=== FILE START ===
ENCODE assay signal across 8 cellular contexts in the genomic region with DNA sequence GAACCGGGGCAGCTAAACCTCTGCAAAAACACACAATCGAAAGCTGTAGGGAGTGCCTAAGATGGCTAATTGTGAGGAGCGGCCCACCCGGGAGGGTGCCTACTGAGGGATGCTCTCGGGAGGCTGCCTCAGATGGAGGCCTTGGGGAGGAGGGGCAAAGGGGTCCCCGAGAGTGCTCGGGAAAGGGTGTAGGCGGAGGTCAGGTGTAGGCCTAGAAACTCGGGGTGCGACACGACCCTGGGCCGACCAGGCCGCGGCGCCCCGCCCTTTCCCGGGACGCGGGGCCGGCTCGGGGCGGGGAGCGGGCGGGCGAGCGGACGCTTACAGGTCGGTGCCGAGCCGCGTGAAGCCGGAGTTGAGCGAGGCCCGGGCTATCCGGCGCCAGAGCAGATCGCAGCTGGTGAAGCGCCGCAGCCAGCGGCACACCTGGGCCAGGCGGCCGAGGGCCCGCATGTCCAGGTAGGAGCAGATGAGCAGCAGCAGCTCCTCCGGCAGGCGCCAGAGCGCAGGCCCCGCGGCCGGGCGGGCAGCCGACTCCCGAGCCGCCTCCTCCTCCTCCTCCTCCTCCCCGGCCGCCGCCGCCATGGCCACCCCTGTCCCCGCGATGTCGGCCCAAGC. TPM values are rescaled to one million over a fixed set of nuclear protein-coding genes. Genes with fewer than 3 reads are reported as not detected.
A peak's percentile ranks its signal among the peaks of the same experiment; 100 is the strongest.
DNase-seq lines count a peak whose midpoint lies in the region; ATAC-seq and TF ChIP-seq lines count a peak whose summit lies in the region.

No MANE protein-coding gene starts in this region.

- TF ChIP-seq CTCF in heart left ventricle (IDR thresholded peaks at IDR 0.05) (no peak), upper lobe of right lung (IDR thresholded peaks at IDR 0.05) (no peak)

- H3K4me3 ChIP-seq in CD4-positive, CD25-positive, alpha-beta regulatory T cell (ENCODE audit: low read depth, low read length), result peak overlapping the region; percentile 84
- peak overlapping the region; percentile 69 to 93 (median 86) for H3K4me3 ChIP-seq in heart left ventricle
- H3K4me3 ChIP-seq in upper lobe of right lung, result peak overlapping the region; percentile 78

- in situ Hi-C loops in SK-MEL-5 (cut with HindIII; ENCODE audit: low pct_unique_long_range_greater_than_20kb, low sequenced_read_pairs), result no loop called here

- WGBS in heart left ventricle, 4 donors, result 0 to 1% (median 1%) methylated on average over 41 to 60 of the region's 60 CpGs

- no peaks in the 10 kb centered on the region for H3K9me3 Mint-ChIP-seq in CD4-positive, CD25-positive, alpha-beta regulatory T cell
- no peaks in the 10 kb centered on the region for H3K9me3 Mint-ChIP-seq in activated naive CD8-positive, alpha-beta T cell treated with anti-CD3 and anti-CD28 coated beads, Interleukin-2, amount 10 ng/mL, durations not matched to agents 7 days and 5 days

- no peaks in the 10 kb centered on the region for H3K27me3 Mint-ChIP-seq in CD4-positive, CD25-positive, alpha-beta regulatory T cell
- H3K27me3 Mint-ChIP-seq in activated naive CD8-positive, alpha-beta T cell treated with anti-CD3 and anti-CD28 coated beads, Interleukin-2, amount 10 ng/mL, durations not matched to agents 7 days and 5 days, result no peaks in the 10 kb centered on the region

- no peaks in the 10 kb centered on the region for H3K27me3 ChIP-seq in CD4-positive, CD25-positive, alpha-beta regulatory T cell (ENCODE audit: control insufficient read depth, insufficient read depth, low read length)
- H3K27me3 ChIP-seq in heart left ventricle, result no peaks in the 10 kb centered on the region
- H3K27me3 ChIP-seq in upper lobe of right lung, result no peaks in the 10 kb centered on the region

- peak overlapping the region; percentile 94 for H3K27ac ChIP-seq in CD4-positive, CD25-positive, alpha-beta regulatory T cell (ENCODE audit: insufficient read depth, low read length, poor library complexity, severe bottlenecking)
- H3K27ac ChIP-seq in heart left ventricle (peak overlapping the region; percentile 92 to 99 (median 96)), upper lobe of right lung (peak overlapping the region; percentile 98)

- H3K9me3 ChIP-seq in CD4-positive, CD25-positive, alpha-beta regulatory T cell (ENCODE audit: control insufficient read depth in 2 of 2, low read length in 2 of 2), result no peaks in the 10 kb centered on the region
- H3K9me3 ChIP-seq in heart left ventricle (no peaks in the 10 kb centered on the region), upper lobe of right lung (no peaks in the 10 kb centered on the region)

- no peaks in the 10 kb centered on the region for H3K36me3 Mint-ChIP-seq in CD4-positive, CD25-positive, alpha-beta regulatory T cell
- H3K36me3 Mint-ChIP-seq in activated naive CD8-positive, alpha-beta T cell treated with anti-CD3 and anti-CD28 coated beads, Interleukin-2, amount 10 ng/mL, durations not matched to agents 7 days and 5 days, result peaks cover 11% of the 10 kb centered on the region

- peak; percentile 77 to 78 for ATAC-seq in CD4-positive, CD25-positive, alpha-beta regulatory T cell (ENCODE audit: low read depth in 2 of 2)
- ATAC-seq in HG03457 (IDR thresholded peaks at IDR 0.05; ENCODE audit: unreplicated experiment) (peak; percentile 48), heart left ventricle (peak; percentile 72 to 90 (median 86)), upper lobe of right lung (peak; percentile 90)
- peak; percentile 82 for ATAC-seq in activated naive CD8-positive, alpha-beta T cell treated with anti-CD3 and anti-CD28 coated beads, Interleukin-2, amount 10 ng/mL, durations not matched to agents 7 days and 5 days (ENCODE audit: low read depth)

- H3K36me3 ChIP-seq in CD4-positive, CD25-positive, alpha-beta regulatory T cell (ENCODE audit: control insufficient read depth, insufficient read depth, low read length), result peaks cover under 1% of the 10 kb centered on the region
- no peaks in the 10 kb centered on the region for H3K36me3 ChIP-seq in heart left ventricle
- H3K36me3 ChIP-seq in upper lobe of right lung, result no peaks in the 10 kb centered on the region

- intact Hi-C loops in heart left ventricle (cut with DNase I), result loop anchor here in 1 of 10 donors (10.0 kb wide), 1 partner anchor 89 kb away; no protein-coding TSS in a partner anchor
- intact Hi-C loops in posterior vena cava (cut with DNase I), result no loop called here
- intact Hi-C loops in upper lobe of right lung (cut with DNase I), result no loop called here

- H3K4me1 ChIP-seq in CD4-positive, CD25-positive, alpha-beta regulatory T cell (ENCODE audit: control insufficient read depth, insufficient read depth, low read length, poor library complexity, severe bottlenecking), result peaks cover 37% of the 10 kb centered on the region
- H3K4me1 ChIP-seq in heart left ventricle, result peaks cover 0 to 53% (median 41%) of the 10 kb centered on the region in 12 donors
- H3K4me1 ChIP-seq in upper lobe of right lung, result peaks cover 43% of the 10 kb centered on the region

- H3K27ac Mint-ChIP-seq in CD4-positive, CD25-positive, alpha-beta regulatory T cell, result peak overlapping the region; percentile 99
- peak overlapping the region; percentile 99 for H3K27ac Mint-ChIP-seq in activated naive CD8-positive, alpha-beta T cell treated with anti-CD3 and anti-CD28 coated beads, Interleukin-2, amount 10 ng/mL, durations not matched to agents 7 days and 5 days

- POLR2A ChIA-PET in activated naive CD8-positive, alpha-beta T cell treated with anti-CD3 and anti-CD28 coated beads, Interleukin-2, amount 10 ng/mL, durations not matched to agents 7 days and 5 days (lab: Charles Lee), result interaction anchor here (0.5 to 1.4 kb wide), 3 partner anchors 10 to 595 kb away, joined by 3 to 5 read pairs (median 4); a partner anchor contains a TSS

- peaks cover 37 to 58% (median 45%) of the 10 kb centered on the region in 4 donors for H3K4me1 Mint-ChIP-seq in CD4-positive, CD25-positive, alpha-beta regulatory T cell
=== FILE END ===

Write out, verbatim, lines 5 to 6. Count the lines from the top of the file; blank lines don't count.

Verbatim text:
- TF ChIP-seq CTCF in heart left ventricle (IDR thresholded peaks at IDR 0.05) (no peak), upper lobe of right lung (IDR thresholded peaks at IDR 0.05) (no peak)

- H3K4me3 ChIP-seq in CD4-positive, CD25-positive, alpha-beta regulatory T cell (ENCODE audit: low read depth, low read length), result peak overlapping the region; percentile 84